full circle

computergame violence as a result of economical competition
 

Media coverage on the amok run in Emsdetten on 20 November 2006 already dwindles away, but the discussion on computergames is going on—and I direly hope that it will go on for longer, as long as it stays above the naive level of “killergames”-rhetorics. There indeed is a need for a broad public and political discussion on computergames, I think—over here in Germany and everywhere else where computergames are sold and played [on the whole globe, that is?]. Although I am always quick to point out, that there is way more about especially first-person shooters than violence, I deem that the depiction and enactment of violence in computergames has to be an issue of debate.
 

First of all I am not against age-rating of computergames, quite to the contrary. Secondly, in my subjective view there indeed are games containing strong elements of violence and cruelty in a way definitely not suitable for children, and maybe also not for teenagers. Alas, public debate always seems to target the wrong games, like Counter Strike or Quake, which since long have changed into media of electronic sports, generating societal and cultural phenomena, not only within youth culture, which simply can not be evaluated negatively.
 

Now, let’s assume, just for a minute, that there are games produced on which societal consensus has been reached, that their distribution has to be limited and controlled because of excessive enactment of violence, cruelty, and gore. How should society deal with them?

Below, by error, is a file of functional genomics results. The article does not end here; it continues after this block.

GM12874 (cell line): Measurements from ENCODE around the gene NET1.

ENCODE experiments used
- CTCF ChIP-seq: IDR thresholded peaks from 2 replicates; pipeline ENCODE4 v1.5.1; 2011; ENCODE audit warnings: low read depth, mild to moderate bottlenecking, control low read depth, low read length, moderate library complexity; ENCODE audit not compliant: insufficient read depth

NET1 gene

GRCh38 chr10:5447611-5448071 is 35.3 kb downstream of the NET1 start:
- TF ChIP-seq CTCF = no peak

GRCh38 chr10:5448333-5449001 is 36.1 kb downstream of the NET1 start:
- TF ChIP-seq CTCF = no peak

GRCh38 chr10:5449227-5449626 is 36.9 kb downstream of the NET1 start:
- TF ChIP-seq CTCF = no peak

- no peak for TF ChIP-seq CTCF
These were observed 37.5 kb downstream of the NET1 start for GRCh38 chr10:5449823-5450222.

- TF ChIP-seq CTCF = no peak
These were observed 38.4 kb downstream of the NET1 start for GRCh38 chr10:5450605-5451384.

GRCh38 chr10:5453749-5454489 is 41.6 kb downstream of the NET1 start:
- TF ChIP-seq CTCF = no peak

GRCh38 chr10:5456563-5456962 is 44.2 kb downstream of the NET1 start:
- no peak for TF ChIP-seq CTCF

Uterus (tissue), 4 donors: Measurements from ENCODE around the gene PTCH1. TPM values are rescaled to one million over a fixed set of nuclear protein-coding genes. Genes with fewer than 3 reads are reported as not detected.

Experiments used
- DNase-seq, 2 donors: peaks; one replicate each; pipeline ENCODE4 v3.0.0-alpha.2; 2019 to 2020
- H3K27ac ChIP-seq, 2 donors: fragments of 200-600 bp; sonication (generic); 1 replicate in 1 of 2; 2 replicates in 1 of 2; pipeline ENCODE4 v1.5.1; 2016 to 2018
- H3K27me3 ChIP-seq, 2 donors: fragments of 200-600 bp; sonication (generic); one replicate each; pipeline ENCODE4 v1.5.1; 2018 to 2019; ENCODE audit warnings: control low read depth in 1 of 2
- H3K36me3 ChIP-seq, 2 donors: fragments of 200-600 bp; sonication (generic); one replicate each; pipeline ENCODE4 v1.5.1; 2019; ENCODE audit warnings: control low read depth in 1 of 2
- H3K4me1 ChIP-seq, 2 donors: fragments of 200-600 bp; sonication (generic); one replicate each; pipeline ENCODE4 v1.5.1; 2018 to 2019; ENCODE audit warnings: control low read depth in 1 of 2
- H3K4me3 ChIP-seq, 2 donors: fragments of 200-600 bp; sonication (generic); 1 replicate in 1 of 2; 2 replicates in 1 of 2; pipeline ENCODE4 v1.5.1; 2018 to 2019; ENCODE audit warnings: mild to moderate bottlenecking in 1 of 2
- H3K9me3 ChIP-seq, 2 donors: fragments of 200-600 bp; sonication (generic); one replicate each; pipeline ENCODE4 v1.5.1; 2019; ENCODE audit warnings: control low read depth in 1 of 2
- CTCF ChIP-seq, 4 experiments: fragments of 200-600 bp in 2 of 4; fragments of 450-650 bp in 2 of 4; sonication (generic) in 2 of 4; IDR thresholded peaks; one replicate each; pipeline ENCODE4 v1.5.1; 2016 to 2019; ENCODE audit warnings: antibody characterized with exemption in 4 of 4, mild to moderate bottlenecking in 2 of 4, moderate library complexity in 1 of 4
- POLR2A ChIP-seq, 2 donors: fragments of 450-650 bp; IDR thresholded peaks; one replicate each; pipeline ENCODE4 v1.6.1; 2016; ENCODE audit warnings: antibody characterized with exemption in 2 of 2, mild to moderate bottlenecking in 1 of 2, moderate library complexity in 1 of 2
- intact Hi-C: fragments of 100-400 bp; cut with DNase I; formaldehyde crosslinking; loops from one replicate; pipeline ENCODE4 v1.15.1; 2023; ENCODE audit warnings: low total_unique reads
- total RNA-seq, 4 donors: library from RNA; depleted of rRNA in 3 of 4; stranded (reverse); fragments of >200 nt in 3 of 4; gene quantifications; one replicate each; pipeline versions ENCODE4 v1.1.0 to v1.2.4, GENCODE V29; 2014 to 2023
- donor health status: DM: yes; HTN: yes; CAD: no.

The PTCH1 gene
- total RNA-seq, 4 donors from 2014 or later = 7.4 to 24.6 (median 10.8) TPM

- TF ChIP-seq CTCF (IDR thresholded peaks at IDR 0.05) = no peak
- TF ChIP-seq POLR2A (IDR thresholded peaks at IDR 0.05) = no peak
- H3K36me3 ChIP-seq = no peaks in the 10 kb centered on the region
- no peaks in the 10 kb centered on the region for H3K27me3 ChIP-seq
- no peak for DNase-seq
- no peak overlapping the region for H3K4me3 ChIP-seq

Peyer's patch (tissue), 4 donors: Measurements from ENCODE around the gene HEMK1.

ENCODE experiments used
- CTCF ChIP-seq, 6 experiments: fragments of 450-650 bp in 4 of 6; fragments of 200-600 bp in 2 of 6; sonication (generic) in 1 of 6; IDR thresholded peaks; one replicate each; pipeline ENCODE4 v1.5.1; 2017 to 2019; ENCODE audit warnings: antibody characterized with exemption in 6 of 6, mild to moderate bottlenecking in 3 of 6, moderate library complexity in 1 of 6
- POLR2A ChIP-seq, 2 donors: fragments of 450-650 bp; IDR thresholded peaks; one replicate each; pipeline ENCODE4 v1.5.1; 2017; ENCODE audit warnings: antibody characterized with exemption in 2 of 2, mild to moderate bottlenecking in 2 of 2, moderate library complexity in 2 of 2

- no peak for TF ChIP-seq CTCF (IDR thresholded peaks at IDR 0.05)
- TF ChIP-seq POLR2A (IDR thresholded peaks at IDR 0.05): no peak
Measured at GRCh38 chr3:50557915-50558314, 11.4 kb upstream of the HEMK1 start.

Age-rate them 18+? Yes, definitely.
 

Putting them on “the Index”? Maybe, if a careful balancing of reasons justifies that.
 

Ban them completely? No, I am principally against simply banning certain computergames in Germany, unless the games in question bear content which violates the guidelines of the Constitution. But in every case this has to be ascertained above every doubt.
 

Should legislature, judiciary, and the executive branch strive to bar the industry from manufacturing this games, as it was proposed during the last days? That’s where we’ll come full circle in a minute. Apart from such a venture being completely unrealistic, because computergames are global goods and may be manufactured within the realms of totally unreachable legislations, I am of the opinion that such a step would mean putting the cart before the horse. The only gain of this approach would be taking the blame away from the politicians in charge, and putting it upon the manufacturing industry. But the computergame industry can not be blamed! The companies belonging to this line of business are competing with each other—just as society expects them to do, and if there is a demand for computergames wherein extreme violence is depicted and enacted, those games will be manufactured and thrown onto the market. And economical competition seems to be an unquestionable mantra within our society and politics. So, unless society wants to challenge its so dearly accepted economical principles like supply and demand, companies will manufacture “violent” games. The question is not why games of that provenance are made, but why there is a demand for them. I’ve got a whole array of possible answers at hand, but most of them are of speculative nature, only some of them are tested against empirical reality, and those can not be told in three short sentences. Not very satisfactory, I know, but that’s the way it is when dealing with cultural phenomena.
 

My point is that way more empirical knowledge is needed about how games are used, what games mean for gamers, what kind of practices surround them, of what exactly the background which informs gaming culture is composed and how. All that is not reducible to quantifiable parameters, hence an anthropological approach to gaming culture is indispensable. Nevertheless we have to sociologically grasp gaming communities, need categories, numbers, statisctics, and psychological insight as well, but we can’t do with this alone. We need to know what really happens with games, “down there” where they are played, have to understand the perspective of gamers and gaming communities. Judging games by eclectic standards picked from thin air does lead to nothing, to the emergence of resistance at best.

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